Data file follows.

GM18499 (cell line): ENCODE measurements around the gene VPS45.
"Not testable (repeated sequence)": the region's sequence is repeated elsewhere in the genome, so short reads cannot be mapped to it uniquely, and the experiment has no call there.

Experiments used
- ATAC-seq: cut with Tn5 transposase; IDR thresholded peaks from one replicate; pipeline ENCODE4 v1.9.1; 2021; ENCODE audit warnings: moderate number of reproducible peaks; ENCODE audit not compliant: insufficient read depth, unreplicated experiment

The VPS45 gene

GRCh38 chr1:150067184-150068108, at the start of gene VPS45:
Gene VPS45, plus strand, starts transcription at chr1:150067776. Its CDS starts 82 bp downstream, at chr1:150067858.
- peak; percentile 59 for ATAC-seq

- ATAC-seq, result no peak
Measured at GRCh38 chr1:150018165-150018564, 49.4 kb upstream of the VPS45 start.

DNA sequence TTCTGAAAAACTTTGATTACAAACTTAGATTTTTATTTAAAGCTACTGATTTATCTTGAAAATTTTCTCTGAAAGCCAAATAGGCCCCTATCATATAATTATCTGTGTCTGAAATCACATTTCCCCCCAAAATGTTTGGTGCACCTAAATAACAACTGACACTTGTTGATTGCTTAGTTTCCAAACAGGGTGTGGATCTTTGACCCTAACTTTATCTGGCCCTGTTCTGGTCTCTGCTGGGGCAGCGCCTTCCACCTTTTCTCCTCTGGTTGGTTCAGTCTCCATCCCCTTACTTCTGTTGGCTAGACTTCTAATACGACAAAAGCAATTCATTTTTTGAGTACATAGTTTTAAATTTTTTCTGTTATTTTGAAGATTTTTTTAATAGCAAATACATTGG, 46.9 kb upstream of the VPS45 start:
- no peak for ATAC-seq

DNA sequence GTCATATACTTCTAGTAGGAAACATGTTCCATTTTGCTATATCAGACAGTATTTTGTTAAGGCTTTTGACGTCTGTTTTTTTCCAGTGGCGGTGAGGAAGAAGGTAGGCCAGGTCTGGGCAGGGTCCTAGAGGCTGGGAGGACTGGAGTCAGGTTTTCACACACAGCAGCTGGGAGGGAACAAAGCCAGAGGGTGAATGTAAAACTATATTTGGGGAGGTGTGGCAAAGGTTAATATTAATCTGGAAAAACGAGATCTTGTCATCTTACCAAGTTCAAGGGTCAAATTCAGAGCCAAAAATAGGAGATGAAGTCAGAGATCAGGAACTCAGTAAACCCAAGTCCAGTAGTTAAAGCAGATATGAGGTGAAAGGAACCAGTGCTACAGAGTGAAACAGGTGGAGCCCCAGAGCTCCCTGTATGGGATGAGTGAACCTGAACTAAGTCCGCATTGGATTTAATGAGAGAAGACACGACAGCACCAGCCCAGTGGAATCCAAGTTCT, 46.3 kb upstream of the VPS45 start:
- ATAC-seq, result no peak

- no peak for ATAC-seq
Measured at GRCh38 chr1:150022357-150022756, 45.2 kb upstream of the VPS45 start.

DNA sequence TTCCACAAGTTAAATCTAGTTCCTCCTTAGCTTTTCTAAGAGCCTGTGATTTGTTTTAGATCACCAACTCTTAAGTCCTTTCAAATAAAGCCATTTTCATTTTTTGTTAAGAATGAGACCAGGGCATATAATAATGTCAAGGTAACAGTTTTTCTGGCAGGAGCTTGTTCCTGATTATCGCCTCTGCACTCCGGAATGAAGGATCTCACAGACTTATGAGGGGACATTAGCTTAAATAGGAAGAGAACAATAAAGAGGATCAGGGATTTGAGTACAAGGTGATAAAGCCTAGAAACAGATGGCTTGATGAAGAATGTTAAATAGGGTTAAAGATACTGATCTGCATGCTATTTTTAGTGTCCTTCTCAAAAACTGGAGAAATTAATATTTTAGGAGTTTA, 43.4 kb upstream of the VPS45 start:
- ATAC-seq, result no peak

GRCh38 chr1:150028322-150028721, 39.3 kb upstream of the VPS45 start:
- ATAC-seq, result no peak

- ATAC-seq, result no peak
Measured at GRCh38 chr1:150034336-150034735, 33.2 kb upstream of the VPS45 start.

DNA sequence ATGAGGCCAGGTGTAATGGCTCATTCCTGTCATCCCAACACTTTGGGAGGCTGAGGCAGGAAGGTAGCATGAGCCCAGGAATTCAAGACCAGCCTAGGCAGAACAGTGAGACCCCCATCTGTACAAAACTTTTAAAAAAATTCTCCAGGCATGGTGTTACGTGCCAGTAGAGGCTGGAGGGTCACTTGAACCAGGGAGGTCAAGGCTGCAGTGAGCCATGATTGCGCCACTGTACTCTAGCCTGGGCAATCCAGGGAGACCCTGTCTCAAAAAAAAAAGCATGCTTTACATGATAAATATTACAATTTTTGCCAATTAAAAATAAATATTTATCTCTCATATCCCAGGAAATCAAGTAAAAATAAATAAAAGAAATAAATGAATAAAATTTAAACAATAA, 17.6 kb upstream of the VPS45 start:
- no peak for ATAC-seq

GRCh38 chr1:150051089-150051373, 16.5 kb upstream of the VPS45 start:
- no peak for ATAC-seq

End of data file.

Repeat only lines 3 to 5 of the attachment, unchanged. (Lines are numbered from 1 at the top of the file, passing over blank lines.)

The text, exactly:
Experiments used
- ATAC-seq: cut with Tn5 transposase; IDR thresholded peaks from one replicate; pipeline ENCODE4 v1.9.1; 2021; ENCODE audit warnings: moderate number of reproducible peaks; ENCODE audit not compliant: insufficient read depth, unreplicated experiment

The VPS45 gene